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February 13, 2016
The question of quotas: Is #AIPSsoMale?

The Women in Sport panel at the 79th AIPS Congress, led by Vice President Laima Janusonyte-Steinhoff that included Azadeh Pirakouh of Iran, Janine Gaigele, the President of the Switzerland Sports Press and Kristi Kirsberg, the President of Estonia Sports Press (Photo: AIPS/Carlo Pozzoni)
by Frederikke Amalie Muff, AIPS Young Reporter, Denmark

DOHA, February 13, 2016 - AIPS and the Oscar Academy, sports journalists and the world’s leading actors and actresses all currently have at least one thing in common these days: The hot topic of quotas.

When the Oscar nominations were announced on January 14th without a single actor or actress of colour in the four acting categories on the list, internet forums and social media exploded, raging against the lack of diversity, using hashtag #OscarsSoWhite as fuel.

In Doha, though under a burning sun, the ever present indoor air condition at the AIPS congress keeps any fires away. But here too, thousands of kilometres from the American film industry, another quota question has taken up space: Is AIPS “too male”?

The Sports Journalists Association of Kenya brought a proposal to the 79th congress suggesting an amendment to article 12 section one, ensuring the election of at least one female in the Executive Committee, which currently holds three women.

Two continents without women

In Kenya, three of eight members are female, explained Evelyn Watta, outgoing Interim Secretary General, member of the AIPS Executive Committe and Treasurer in the Sports Journalists Association of Kenya, but this tendency is not reflected on the boards on a continental level, which lead to Kenya making the proposal.

“Besides Europe [which currently holds two women],” she said. “Asia has not a single woman. America has no woman, and unfortunately for America, we couldn’t even find a [female] delegate to invite to attend the congress,” said Watta.

Doha was also the scene for gender discussions in 2015, where a “Women In Sport Media Workshop” was held by the Qatar Olympic Committee, the IOC and the Olympic Council of Asia. This workshop lead amongst other things to a recommendation of establishing a minimum target of women’s presence in Executive Committees of National Sports Press Associations affiliated to AIPS.

Nevertheless when the topic was raised once more, the question of implementing a quota remained a mere question in Qatar. While the board of governors at the Academy of Motion Picture Arts and Science felt the heat and quickly approved of a string of changes to bring in more women and minorities amongst their over 6000 voters, Kenya’s proposal was rejected on a 48 against 19 vote.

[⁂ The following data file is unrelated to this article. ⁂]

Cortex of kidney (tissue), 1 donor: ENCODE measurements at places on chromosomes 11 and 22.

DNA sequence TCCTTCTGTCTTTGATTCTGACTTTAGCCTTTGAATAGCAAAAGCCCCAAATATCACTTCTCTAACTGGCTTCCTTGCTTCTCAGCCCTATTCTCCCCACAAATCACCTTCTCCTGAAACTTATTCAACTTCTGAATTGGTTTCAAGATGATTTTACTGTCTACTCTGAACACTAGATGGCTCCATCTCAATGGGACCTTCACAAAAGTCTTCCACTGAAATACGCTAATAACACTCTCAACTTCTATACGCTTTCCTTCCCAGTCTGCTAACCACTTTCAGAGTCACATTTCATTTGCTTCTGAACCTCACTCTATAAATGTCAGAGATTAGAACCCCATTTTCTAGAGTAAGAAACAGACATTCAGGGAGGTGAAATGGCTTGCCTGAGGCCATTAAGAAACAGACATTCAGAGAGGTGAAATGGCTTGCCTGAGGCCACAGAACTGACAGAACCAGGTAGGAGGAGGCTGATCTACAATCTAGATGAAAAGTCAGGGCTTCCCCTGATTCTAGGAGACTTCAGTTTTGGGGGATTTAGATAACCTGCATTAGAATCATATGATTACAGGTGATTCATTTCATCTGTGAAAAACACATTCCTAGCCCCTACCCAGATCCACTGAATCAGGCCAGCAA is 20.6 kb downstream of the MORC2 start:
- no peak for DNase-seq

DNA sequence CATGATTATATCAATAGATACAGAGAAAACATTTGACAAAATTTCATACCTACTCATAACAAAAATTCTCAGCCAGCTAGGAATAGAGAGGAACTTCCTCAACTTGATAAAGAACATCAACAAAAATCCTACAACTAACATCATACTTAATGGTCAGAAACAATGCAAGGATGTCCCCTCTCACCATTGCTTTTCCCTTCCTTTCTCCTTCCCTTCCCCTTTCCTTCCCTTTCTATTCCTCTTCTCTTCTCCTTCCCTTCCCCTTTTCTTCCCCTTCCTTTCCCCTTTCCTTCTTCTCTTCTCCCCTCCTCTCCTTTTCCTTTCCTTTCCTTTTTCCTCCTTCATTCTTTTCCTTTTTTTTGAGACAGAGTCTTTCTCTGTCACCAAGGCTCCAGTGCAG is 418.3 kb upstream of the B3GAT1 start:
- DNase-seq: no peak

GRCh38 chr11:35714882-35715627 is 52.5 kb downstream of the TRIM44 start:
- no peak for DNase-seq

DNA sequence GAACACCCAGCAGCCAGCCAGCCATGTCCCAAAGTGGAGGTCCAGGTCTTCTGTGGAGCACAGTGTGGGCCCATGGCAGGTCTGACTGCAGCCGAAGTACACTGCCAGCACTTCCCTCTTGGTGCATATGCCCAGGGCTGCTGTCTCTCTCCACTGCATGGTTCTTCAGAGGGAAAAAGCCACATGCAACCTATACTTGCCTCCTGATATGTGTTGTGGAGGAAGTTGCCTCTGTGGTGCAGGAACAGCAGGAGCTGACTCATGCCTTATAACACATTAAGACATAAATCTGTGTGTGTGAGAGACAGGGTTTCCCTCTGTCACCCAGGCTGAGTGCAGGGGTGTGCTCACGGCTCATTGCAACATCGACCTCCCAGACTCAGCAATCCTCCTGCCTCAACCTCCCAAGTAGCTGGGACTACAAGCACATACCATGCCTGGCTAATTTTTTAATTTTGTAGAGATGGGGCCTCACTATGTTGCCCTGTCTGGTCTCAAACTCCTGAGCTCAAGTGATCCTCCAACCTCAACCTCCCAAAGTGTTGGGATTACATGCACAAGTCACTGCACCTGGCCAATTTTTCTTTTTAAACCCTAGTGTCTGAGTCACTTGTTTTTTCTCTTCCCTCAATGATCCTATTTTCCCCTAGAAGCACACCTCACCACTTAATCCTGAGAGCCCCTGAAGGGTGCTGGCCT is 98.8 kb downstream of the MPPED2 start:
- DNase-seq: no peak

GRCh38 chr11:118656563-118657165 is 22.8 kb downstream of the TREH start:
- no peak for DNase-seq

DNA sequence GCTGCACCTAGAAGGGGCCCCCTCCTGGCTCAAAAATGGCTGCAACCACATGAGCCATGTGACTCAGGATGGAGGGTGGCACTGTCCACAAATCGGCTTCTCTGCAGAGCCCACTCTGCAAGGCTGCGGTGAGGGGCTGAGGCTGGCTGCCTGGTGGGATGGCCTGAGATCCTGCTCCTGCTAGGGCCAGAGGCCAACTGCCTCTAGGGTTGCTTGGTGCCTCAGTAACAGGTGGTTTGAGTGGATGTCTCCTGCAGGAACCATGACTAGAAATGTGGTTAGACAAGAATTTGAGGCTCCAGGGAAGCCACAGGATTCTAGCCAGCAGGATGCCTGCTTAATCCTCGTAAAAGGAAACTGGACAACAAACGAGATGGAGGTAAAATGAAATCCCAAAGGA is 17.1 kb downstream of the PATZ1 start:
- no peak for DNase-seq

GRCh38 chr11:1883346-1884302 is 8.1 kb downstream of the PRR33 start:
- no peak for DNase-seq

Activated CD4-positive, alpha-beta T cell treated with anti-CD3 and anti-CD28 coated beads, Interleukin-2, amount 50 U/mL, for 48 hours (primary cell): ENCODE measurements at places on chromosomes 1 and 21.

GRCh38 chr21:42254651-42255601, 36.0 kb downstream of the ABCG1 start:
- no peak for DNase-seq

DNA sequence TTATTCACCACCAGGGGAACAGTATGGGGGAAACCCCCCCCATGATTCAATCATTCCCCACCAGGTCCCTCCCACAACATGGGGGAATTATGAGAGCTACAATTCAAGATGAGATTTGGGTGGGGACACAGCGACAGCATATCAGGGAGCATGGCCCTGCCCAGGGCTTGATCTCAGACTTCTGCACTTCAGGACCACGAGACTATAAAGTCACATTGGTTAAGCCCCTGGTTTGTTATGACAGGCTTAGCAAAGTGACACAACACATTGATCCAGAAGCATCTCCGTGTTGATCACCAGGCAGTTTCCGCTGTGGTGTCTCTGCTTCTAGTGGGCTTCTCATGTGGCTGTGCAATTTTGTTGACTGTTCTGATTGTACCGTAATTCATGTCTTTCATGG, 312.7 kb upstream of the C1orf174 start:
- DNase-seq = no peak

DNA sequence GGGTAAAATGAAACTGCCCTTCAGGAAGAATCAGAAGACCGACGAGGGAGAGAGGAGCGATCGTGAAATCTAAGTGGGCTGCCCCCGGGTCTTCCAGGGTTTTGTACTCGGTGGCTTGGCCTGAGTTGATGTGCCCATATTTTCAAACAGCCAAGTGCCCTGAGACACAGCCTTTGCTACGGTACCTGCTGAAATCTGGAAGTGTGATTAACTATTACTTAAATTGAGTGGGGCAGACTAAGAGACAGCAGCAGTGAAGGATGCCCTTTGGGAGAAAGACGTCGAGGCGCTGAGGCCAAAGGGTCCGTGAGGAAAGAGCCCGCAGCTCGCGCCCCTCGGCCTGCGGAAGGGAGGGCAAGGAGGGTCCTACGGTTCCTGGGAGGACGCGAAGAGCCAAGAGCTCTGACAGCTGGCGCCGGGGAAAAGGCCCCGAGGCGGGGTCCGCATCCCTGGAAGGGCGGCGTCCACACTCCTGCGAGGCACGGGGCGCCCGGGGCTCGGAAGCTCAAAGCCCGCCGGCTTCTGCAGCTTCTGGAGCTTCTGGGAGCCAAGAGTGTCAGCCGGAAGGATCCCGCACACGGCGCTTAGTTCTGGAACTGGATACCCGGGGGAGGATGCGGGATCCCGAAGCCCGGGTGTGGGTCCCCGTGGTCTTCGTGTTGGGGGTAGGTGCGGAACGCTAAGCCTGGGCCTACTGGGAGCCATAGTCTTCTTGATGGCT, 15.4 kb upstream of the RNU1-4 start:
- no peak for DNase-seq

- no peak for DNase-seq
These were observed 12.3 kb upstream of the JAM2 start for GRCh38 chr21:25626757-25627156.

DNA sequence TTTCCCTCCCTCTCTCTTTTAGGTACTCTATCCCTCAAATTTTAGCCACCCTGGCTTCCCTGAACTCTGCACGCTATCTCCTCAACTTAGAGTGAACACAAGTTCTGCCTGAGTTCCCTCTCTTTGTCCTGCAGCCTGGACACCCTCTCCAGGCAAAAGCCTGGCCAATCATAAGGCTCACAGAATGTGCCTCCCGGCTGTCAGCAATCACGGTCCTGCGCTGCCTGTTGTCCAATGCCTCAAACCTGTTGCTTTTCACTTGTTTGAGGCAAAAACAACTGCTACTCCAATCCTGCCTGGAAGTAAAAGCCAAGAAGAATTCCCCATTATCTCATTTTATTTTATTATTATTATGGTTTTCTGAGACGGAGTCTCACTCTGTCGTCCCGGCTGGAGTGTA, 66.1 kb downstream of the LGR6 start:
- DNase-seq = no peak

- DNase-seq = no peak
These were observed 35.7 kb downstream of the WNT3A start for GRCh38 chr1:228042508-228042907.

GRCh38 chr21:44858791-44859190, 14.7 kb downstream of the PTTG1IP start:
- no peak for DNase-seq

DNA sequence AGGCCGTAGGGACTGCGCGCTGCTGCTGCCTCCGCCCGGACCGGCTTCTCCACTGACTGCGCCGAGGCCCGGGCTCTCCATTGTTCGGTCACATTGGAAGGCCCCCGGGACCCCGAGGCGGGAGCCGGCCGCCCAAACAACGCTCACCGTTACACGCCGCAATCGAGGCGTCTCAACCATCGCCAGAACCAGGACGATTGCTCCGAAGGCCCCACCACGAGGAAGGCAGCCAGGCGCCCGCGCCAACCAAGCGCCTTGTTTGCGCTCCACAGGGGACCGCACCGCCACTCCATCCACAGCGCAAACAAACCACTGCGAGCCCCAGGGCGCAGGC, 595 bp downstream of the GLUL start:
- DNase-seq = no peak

Delegates reported that they were confused by the way the vote was conducted and unsure of the nature of the paragraph. AIPS President Gianni Merlo, however, denied this.

“This is a very good excuse. We have spoken for more than one hour. How can people be confused about the proposal?” he said, and pointed out that the timing for the proposal seemed wrong, as it suggested a minimum, which was lower than the current amount of women on the Executive Committee.

“Nobody wants to be a ‘quota woman’ ”

Watta too think it was an issue of timing albeit of different kind:

“We probably rushed it through. The members are still not ready it and even the women themselves, we women, were not ready for it, because we still feel like men would feel that we’re getting on to the Executive [committee, ed.] because we’re wearing skirts,” she said.

However, while there are plenty of women on the red carpets of the Oscars, one has to look far to find a female delegate amongst the 230 delegates when walking on the fluffy creme coloured carpets at the congress. Lisa Edwinsson, delegate of Sweden, thinks that change is needed within the AIPS.

“In general I’m against quotas, because no woman wants to be a “quota woman”, we want to be elected for our qualifications and have the same rights as our male colleagues. But in order to make that change, it could be a good system, at least temporary,” Edwinsson said.

Andreas Kraul, president of the Danish Sports Journalist Association, too thinks that a change of attitude is needed, but does not believe that quotas are the way to go.

“By principle I’m against quotas. I don’t think a woman should be elected to the Executive Committee because she’s a woman, she should be elected because she is skilled and wants to do good for AIPS and sports journalism,” he said.

Merlo admits that AIPS needs to find a solution to give women more space, so their presence at the congress will be more normal in the future, but he too wants to focus on qualifications rather than gender.

“We need more effective people,” said Merlo, who is the only man at the AIPS office.

Watta is not convinced:

“I look at it this way: The men are still stuck on “look, if a woman if coming here, she must be worth her soul”. And the women say “we are worth our souls and we don’t need any quotas”, but then the situation that is actually on ground is different: Irrespective of their qualities, they are still not getting nominations,” she said and pointed towards that less than ten female delegates attended the congress.

Thus the scene is set for the dilemma of quotas. The wish to be recognized for qualifications instead of gender on one hand, the challenge of seeing a mental shift making that possible on the other. While the changes made by the Oscar Academy will come into effect from next year, the question of how more women will be able to take the stage at AIPS remains.

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